• Miscarriages and stillbirth
  • Congenital disabilities
  • Skin lesions
  • Kidney failure
  • Lung and liver damage
  • Nervous system disorders
  • Memory loss and brain damage
  • Abnormal heartbeat (arrhythmia)
  • Anemia
  • Vascular damage
  • Immune system dysfunction
  • Cancer

Some symptoms that may point to heavy metals in water include:

  • Nausea or vomiting
  • Dehydration
  • Abdominal pain
  • Chills or a low body temperature
  • Diarrhea
  • Weakness and fatigue
  • Numbness or tingling or prickling, “pins-and-needles” sensation on hands and feet.

Heavy Metals in Your Water: What Can Be Done?

While most water treatment plants can remove heavy metals from drinking water, there are still contamination cases. So how can you protect yourself from heavy metal contamination? The best way is to educate yourself on the sources of contamination and how to avoid them. Once you eliminate the source, you can enjoy clean water.

Investing in a home filtration system is best if there’s no way to eliminate the source. Additionally, ensure you test your water annually because some metals might be present in your water and show no signs like odor, color, or smell. While many filtration methods can remove heavy metals from your drinking water, reverse osmosis is the most effective. Reverse osmosis (RO) passes the water through a semipermeable membrane. This membrane allows water molecules to pass through, but it blocks the passage of contaminants.

The RO membrane’s pore size is around 0.0001 microns or 0.1 nanometers, making it capable of filtering out heavy metals. As a result, heavy metals such as lead, chromium, and copper are removed from the water. This leaves you with cleaner, safer, and tastier water to drink.

ONIT Home filtration system an onit home water filtration system used to filter out contaminants in our water systems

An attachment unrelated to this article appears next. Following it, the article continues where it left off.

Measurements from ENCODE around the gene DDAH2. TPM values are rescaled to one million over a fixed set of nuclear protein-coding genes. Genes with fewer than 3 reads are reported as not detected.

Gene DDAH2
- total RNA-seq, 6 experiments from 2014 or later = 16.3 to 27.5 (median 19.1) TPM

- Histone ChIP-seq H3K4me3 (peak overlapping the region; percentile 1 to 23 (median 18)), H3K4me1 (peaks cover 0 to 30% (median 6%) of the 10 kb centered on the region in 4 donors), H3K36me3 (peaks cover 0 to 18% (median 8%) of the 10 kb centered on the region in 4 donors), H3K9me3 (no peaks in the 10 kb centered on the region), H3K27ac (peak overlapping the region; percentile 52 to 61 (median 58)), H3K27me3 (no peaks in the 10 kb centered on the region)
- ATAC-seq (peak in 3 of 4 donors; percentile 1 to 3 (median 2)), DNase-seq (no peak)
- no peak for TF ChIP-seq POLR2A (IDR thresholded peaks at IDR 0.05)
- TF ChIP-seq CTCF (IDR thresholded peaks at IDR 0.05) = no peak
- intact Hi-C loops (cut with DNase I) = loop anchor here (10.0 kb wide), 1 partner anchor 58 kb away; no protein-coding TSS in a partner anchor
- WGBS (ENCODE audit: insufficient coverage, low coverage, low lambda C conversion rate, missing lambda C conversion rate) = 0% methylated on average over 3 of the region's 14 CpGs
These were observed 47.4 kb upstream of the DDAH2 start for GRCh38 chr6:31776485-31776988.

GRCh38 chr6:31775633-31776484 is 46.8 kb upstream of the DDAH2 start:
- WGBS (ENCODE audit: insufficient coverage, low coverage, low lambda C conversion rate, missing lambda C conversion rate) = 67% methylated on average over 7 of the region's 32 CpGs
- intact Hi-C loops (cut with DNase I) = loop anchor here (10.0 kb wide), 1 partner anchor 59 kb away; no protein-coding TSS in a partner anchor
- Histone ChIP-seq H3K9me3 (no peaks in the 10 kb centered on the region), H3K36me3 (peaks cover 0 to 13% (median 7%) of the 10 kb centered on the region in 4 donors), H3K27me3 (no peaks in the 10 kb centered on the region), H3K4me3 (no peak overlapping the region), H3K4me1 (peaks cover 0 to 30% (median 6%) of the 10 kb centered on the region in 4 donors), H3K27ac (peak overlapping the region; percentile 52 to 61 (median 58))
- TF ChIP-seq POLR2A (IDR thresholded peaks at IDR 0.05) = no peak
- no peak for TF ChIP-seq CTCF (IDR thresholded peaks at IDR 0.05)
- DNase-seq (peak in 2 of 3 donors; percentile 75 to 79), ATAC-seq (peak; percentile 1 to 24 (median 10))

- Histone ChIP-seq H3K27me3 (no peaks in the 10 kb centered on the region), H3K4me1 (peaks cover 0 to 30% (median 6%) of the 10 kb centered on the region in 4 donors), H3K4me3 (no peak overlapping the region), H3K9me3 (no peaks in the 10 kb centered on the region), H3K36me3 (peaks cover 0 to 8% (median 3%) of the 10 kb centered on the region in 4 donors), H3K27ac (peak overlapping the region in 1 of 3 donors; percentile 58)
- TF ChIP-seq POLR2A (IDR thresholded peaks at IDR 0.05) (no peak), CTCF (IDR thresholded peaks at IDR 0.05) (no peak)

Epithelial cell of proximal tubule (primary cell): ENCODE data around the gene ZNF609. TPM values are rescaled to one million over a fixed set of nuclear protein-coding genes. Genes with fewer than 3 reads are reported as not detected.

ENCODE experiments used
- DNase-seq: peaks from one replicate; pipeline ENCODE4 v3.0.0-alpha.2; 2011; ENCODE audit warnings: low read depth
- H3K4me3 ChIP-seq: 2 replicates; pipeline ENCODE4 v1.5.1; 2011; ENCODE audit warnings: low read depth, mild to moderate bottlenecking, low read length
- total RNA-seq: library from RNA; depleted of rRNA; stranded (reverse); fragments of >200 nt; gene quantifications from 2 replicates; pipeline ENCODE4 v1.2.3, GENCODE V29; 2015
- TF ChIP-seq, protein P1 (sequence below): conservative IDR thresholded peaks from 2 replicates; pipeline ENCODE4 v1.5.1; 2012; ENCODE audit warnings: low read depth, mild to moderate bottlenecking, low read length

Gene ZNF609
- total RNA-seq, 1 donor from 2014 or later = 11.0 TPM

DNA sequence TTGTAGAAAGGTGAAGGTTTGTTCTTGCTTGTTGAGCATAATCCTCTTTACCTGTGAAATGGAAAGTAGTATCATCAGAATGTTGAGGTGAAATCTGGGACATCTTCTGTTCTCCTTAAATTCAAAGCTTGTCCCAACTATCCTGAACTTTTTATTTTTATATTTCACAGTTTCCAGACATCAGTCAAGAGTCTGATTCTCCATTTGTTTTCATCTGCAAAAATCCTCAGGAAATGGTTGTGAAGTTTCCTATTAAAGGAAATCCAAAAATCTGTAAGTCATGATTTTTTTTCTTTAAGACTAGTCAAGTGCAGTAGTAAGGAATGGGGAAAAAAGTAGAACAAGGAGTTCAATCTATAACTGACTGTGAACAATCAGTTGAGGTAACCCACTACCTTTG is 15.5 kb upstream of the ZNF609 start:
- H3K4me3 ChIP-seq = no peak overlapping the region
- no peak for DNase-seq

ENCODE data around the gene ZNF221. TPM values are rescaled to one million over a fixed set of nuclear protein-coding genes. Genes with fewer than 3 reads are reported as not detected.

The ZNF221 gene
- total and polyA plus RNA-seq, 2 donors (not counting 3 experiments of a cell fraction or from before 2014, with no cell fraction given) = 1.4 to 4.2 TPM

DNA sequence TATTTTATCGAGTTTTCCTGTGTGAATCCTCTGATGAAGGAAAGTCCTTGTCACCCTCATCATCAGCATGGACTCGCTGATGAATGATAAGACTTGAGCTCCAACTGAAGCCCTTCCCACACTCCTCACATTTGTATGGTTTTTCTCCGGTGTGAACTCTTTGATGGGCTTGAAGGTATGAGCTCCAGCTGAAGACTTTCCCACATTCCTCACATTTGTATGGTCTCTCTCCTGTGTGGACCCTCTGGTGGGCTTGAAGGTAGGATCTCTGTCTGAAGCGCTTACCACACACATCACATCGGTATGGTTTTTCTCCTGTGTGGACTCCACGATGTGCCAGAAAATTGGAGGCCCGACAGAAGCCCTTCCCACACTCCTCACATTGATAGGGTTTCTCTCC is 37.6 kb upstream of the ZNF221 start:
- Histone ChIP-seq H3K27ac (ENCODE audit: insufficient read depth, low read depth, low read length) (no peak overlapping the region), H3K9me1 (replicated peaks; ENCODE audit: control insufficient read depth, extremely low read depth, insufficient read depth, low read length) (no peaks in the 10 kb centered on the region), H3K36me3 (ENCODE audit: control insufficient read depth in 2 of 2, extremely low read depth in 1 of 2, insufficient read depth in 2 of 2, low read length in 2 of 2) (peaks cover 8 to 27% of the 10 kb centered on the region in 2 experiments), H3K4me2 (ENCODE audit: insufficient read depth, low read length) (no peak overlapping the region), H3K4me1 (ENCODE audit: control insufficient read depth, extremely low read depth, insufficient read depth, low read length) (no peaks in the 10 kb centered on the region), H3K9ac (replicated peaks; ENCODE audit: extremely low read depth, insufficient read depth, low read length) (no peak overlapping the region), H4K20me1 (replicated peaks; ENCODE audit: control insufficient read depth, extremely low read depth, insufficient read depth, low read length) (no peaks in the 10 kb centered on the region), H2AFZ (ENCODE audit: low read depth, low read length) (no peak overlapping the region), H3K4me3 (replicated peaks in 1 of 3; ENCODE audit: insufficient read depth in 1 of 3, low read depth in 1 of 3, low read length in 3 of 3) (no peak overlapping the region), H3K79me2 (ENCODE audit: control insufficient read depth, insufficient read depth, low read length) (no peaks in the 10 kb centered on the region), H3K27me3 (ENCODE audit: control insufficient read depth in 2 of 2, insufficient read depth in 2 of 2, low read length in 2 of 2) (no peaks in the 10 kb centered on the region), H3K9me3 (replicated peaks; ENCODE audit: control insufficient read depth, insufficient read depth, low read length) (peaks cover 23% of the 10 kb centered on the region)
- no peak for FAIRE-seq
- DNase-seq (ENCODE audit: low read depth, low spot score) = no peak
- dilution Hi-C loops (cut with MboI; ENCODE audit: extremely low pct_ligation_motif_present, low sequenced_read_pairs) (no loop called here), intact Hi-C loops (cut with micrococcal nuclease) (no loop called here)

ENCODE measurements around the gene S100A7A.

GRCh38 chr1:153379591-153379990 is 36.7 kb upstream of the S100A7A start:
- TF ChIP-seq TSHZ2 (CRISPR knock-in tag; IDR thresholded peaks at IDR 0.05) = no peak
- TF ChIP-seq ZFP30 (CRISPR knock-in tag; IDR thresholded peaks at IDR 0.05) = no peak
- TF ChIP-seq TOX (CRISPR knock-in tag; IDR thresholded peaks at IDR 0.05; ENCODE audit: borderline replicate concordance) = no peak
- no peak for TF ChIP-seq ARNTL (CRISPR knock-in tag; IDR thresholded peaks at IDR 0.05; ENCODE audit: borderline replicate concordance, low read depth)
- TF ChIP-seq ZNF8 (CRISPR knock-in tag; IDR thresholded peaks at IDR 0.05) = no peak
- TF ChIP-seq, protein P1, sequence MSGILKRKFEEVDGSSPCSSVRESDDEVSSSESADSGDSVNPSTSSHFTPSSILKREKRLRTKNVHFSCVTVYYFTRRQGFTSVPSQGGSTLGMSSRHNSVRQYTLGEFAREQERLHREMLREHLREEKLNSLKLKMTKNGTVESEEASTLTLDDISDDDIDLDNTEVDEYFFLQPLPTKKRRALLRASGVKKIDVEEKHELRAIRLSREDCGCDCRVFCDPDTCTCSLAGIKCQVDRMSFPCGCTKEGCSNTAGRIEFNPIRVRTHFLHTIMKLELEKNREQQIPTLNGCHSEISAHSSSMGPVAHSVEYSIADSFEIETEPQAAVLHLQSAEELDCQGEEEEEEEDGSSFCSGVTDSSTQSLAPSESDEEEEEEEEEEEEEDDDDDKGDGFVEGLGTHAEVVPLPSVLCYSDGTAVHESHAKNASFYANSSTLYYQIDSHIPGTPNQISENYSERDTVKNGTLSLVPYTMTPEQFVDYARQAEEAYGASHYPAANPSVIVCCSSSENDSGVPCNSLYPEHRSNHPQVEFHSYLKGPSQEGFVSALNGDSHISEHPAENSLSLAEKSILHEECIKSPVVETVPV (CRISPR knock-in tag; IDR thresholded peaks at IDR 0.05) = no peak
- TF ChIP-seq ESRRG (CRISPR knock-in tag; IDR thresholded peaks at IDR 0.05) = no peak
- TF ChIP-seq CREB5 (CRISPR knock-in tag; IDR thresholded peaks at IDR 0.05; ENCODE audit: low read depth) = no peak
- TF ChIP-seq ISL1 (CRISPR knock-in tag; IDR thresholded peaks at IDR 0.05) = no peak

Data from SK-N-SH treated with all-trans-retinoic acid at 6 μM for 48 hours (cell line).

Can an ONIT Home Whole Home Filtration System Remove Heavy Metals from Water?

whole home filtration system from ONIT Home removes 99% of contaminants, including heavy metals, bacteria, and viruses. This type of filter is fitted where your home’s main water line enters, ensuring that your entire home has clean water.

A whole home filtration system extends the life of your appliances and plumbing system. Furthermore, the system helps protect your family from the health problems associated with drinking contaminated water. If you suspect heavy metals in your water, ensure to call a professional to help you find the source of the problem.

Get Professionally Installed Water Treatment Systems from ONIT Home

Your family’s lives are in your hands. So, never put their lives at risk of health problems due to contaminated water in your home. If you suspect heavy metals in water, discontinue use until you deal with the issue.

If you want to test your home water for any pollutants, count on the experts at ONIT Home. We offer free water tests and also interpret the results. Furthermore, we can help you select the right system for your home needs and budget. Finally, our professional installation services will ensure that your new system is set up correctly and performing at its best.

At ONIT Home, family comes first, and that’s why we offer an affordable way of installing a water filtration system in your home. So start utilizing our cutting-edge filtration systems today for only $15 per month. For more information, call us at 1-833-433-0331 to speak with our experts. Need clean water? We’re ONIT.